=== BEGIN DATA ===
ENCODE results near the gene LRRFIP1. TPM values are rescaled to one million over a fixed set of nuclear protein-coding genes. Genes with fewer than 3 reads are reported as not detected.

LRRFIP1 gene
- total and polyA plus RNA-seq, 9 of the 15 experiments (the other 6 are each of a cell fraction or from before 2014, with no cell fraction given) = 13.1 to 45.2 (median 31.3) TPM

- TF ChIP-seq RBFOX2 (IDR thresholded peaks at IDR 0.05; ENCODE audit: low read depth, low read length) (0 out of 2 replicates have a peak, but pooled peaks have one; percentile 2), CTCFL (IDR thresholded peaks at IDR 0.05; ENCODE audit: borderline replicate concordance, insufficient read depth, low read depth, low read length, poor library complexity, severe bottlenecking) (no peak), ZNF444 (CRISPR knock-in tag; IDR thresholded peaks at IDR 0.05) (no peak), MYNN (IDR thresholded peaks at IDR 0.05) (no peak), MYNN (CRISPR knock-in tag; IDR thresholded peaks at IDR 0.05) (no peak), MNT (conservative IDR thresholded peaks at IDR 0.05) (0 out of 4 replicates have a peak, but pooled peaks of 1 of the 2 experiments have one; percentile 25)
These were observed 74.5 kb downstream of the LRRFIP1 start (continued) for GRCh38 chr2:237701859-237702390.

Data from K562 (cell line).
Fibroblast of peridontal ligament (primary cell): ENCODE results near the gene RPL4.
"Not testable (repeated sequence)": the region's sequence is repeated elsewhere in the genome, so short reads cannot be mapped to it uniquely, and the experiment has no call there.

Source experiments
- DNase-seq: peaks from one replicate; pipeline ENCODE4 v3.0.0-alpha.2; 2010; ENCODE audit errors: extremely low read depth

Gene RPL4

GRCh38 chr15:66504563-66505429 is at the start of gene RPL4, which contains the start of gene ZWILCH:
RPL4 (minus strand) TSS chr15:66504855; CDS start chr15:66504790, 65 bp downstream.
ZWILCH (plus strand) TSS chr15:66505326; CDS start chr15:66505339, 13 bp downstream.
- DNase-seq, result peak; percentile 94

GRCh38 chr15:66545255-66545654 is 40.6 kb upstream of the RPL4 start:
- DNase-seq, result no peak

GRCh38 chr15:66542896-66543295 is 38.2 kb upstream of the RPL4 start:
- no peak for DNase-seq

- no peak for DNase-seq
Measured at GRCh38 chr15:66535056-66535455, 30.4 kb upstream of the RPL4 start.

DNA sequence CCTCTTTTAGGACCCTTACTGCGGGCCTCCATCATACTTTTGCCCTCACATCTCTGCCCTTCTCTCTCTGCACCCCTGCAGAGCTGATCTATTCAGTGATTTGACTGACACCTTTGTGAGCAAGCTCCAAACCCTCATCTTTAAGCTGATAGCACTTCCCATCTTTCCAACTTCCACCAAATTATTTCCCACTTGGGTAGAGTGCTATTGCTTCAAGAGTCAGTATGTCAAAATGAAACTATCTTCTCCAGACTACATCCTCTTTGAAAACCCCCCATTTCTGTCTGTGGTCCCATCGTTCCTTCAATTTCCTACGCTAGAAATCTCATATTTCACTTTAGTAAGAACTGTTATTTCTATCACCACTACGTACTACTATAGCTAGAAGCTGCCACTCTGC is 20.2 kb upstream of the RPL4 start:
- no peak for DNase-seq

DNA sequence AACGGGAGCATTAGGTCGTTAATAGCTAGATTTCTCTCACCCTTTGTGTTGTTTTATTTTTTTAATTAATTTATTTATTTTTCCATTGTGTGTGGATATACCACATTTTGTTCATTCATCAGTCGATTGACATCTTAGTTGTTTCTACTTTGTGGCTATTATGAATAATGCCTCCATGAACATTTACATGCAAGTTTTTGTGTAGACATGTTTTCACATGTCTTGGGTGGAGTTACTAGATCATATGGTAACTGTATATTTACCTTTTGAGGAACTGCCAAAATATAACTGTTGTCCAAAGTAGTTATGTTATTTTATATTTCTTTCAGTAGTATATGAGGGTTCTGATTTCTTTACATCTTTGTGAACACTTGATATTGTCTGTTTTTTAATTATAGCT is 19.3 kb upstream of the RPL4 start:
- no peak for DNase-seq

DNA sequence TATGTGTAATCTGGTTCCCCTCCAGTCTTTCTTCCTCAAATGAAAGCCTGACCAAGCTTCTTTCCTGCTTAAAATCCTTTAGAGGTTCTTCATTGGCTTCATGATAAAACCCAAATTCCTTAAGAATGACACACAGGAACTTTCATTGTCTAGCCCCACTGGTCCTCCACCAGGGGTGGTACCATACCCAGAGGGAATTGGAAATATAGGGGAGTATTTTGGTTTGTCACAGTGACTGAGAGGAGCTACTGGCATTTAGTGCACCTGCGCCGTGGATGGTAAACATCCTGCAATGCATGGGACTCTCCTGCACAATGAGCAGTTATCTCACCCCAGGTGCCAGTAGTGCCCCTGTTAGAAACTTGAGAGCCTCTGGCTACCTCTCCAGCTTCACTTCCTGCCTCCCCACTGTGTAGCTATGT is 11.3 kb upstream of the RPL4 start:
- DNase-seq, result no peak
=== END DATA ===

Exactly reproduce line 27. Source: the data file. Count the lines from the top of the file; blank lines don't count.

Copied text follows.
- DNase-seq, result no peak